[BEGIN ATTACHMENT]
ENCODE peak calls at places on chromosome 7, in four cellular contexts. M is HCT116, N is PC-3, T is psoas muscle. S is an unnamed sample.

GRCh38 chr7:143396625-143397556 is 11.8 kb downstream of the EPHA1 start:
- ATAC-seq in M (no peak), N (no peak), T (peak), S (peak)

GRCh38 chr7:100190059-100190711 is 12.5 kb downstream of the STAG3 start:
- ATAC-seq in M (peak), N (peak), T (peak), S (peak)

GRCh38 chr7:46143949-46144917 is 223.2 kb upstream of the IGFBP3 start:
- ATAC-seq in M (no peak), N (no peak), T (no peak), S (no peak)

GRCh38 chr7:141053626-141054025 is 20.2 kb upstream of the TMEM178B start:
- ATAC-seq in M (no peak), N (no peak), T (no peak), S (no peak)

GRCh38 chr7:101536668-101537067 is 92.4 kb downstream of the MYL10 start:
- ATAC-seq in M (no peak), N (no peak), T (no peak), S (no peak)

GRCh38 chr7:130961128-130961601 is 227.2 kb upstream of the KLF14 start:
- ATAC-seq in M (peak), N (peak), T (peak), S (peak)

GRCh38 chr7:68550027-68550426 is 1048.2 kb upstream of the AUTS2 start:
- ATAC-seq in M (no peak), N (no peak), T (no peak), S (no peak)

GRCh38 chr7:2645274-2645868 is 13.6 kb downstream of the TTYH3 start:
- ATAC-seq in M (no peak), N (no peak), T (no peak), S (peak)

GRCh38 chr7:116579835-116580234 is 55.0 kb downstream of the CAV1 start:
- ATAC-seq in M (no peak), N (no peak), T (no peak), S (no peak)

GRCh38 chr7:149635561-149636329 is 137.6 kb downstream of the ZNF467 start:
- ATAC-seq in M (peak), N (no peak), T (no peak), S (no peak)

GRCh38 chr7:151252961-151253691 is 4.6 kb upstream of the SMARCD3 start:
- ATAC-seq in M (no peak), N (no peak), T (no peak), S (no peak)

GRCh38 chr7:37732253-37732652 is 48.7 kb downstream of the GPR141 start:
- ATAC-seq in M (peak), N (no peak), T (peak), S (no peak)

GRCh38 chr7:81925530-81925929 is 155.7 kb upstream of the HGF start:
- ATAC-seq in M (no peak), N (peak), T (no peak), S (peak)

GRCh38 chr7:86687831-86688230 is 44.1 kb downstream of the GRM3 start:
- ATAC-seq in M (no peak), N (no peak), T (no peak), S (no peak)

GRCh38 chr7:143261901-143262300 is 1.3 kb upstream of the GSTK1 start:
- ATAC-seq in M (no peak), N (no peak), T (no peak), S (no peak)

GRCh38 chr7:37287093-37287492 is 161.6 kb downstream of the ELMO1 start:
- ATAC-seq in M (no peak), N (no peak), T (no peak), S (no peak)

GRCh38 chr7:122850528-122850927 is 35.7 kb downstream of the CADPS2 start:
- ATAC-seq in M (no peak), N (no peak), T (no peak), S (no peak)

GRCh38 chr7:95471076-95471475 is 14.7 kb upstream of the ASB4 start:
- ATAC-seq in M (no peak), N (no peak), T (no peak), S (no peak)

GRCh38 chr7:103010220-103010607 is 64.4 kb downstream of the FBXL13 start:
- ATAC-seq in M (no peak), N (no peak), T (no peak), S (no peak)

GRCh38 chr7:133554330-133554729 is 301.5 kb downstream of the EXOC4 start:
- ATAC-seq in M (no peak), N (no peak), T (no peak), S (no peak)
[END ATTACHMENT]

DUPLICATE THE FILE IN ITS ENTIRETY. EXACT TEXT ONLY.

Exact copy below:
ENCODE peak calls at places on chromosome 7, in four cellular contexts. M is HCT116, N is PC-3, T is psoas muscle. S is an unnamed sample.

GRCh38 chr7:143396625-143397556 is 11.8 kb downstream of the EPHA1 start:
- ATAC-seq in M (no peak), N (no peak), T (peak), S (peak)

GRCh38 chr7:100190059-100190711 is 12.5 kb downstream of the STAG3 start:
- ATAC-seq in M (peak), N (peak), T (peak), S (peak)

GRCh38 chr7:46143949-46144917 is 223.2 kb upstream of the IGFBP3 start:
- ATAC-seq in M (no peak), N (no peak), T (no peak), S (no peak)

GRCh38 chr7:141053626-141054025 is 20.2 kb upstream of the TMEM178B start:
- ATAC-seq in M (no peak), N (no peak), T (no peak), S (no peak)

GRCh38 chr7:101536668-101537067 is 92.4 kb downstream of the MYL10 start:
- ATAC-seq in M (no peak), N (no peak), T (no peak), S (no peak)

GRCh38 chr7:130961128-130961601 is 227.2 kb upstream of the KLF14 start:
- ATAC-seq in M (peak), N (peak), T (peak), S (peak)

GRCh38 chr7:68550027-68550426 is 1048.2 kb upstream of the AUTS2 start:
- ATAC-seq in M (no peak), N (no peak), T (no peak), S (no peak)

GRCh38 chr7:2645274-2645868 is 13.6 kb downstream of the TTYH3 start:
- ATAC-seq in M (no peak), N (no peak), T (no peak), S (peak)

GRCh38 chr7:116579835-116580234 is 55.0 kb downstream of the CAV1 start:
- ATAC-seq in M (no peak), N (no peak), T (no peak), S (no peak)

GRCh38 chr7:149635561-149636329 is 137.6 kb downstream of the ZNF467 start:
- ATAC-seq in M (peak), N (no peak), T (no peak), S (no peak)

GRCh38 chr7:151252961-151253691 is 4.6 kb upstream of the SMARCD3 start:
- ATAC-seq in M (no peak), N (no peak), T (no peak), S (no peak)

GRCh38 chr7:37732253-37732652 is 48.7 kb downstream of the GPR141 start:
- ATAC-seq in M (peak), N (no peak), T (peak), S (no peak)

GRCh38 chr7:81925530-81925929 is 155.7 kb upstream of the HGF start:
- ATAC-seq in M (no peak), N (peak), T (no peak), S (peak)

GRCh38 chr7:86687831-86688230 is 44.1 kb downstream of the GRM3 start:
- ATAC-seq in M (no peak), N (no peak), T (no peak), S (no peak)

GRCh38 chr7:143261901-143262300 is 1.3 kb upstream of the GSTK1 start:
- ATAC-seq in M (no peak), N (no peak), T (no peak), S (no peak)

GRCh38 chr7:37287093-37287492 is 161.6 kb downstream of the ELMO1 start:
- ATAC-seq in M (no peak), N (no peak), T (no peak), S (no peak)

GRCh38 chr7:122850528-122850927 is 35.7 kb downstream of the CADPS2 start:
- ATAC-seq in M (no peak), N (no peak), T (no peak), S (no peak)

GRCh38 chr7:95471076-95471475 is 14.7 kb upstream of the ASB4 start:
- ATAC-seq in M (no peak), N (no peak), T (no peak), S (no peak)

GRCh38 chr7:103010220-103010607 is 64.4 kb downstream of the FBXL13 start:
- ATAC-seq in M (no peak), N (no peak), T (no peak), S (no peak)

GRCh38 chr7:133554330-133554729 is 301.5 kb downstream of the EXOC4 start:
- ATAC-seq in M (no peak), N (no peak), T (no peak), S (no peak)